The Town - Cinema Review

'The Town's two-hours flies by like a ninety-minute thriller'

If you get bored during The Town then start playing a game. Start spotting all the similarities with Michael Mann's Heat. There's the two very intelligent blokes front and centre, one on the right side of the law (Jon Hamm) and one on the other (Ben Affleck, who also directs). The two come together after the 'bad' one pulls a job where an impetuous member of his team (Jeremy Renner) goes a step too far. Linked by fate the two cross paths often but meet rarely whilst the criminal must decide on his future, weighed down by the pressure of opportunity from his fence-cum-mobster (Pete Postlethwaite).

Sounds familiar doesn't it? For all its smarts and for all of Affleck's clever direction and surprisingly under-stated lead turn, The Town is basically Heat 2: Boston Takedown. There are even more similarities than above which, lest spoilers start to come in, we won't discuss here but, rest assured, if you can think of a fairly key piece of plotting in Heat, then odds are, it's in The Town.

Despite the indelible links between the two, it's unfair to look at any film through the eyes of mere comparison. The good news then is that, on its own, The Town is very good. Affleck and Renner, as the two leaders of a gang of four criminals, both standout, Renner showing a detached and different side to his acting than the one we saw in The Hurt Locker, Affleck reflecting the poise of his character remarkably. The script, based on a Chuck Hogan novel, also deserves huge amounts of praise; at no point I can remember did anyone pause to tell me how scared kidnap victim Claire (Rebecca Hall) was or how mad, bad, and violent Jem (Renner) is - it's almost completely exposition free - an all too rare thing in Hollywood pictures.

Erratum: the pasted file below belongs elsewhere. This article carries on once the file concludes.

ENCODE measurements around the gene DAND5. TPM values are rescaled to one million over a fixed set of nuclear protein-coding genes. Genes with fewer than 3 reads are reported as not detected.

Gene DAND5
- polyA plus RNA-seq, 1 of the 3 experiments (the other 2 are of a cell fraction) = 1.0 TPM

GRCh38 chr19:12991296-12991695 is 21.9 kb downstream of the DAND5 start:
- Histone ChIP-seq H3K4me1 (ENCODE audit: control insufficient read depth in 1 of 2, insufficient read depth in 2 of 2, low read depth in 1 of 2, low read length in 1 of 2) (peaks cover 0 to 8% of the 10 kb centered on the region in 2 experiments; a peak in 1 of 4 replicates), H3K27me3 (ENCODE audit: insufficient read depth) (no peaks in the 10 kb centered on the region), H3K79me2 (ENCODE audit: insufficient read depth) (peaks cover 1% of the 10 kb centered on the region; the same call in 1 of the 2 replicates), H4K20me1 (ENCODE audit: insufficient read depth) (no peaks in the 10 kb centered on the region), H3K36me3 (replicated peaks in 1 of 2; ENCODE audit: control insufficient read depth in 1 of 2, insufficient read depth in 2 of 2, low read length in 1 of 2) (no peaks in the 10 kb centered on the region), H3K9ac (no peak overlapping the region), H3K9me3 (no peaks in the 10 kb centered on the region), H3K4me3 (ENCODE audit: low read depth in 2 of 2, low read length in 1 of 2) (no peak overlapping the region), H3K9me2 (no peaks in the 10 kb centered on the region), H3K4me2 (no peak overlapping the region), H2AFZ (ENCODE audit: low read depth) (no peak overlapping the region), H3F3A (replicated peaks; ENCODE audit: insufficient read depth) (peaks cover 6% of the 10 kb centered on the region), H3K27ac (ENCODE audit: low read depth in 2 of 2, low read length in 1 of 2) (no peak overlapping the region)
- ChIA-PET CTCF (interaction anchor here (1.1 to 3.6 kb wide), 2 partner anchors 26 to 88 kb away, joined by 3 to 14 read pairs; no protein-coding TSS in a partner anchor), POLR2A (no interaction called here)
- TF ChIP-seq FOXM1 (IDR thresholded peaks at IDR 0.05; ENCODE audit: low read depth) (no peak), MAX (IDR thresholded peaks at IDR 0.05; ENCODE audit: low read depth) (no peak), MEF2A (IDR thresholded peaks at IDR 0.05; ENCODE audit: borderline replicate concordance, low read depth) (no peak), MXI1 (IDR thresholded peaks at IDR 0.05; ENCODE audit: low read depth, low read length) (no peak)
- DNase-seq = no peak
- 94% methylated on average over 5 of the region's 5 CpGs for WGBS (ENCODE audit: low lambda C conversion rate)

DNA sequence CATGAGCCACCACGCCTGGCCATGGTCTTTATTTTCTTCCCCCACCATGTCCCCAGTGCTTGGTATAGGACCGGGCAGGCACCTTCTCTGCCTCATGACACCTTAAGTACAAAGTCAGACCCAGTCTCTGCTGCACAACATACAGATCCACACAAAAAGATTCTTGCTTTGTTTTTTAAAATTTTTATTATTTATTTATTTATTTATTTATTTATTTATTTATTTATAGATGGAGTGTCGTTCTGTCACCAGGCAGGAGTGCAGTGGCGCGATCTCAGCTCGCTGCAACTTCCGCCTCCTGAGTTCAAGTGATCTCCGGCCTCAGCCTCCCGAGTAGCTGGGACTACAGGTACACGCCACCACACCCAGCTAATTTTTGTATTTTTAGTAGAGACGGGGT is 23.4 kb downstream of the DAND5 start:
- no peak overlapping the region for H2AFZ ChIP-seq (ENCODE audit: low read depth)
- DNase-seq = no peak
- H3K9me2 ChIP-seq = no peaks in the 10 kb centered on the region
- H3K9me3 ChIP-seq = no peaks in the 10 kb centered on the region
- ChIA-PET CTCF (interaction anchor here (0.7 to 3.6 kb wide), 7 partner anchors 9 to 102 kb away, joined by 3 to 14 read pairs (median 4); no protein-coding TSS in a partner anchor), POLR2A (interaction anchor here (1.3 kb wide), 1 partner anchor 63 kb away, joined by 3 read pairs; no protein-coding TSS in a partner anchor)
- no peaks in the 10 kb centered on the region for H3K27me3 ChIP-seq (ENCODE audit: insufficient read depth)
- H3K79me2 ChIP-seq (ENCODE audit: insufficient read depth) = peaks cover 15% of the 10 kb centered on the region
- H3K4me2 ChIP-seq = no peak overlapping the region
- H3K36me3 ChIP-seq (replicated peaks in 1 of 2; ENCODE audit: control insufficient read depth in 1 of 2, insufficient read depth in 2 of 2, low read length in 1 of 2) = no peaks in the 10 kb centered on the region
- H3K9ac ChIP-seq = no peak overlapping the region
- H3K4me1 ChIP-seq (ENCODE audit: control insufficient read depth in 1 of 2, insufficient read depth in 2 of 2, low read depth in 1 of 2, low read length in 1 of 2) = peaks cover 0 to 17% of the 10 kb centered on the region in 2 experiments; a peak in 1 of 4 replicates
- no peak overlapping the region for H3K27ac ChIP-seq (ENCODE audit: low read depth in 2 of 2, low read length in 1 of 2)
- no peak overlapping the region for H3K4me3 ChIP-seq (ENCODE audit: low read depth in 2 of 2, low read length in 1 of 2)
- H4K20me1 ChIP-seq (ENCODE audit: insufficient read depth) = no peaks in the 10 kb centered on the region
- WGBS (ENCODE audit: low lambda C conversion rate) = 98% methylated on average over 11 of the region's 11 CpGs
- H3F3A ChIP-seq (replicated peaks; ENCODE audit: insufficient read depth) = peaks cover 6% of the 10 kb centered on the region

Affleck has been praised for creating characters - not archetypes, but real characters - rooted in Charlestown, Boston, a place which tangibly pervades everything going on in the film. On the one hand, those pieces of praise are entirely correct; Doug (Affleck) and Jem are great characters, as is Jon Hamm's F.B.I agent whilst Blake Lively is a revelation as Doug's hometown love-interest. But on the other, Postlethwaite is a complete stereotype whilst the remaining two members of the gang (Slaine and Owen Burke) appear incidental entities, paid barely lip-service and getting a meagre number of lines, ditto Hamm's right-hand man (Titus Welliver) on the other side.

The above can perhaps be forgiven for the necessity of pace and The Town's two-hours flies by like a ninety-minute thriller showing again that Affleck the director has considerable nous. This film doesn't mark him out as a good director so much as it marks him out as a Hollywood force to be reckoned with: an emerging talent with a significant pedigree behind him. Come the concluding battle though - all loud echoing gunshots and criminal invention versus police numbers - it's far too easy to feel like we've seen a lot of this before. An enjoyable but flawed thriller which is never anything less than deep and entirely entertaining.

Look further...

'The moral grayness gets drowned out by the gunfire and it’s underused, but it’s there and it’s powerful' - M. Carter @ The Movies, B+


  1. Really? You got bored? It's true that it takes a lot from previous movies and doesn't break any new ground. However, I didn't it was about the story so much as how the story is told.

    Glad you liked it although it seems I enjoyed it a bit more ;)

  2. I personally didn't get bored - The Town kept my attention from beginning to end - but I can completely see how you could get bored because, as you say, so much of it is lifted from other places. A good point about 'how the story is told' but I don't really think Affleck does much new with it.

    I enjoyed it but I don't see a classic here, just a perfectly OK thriller.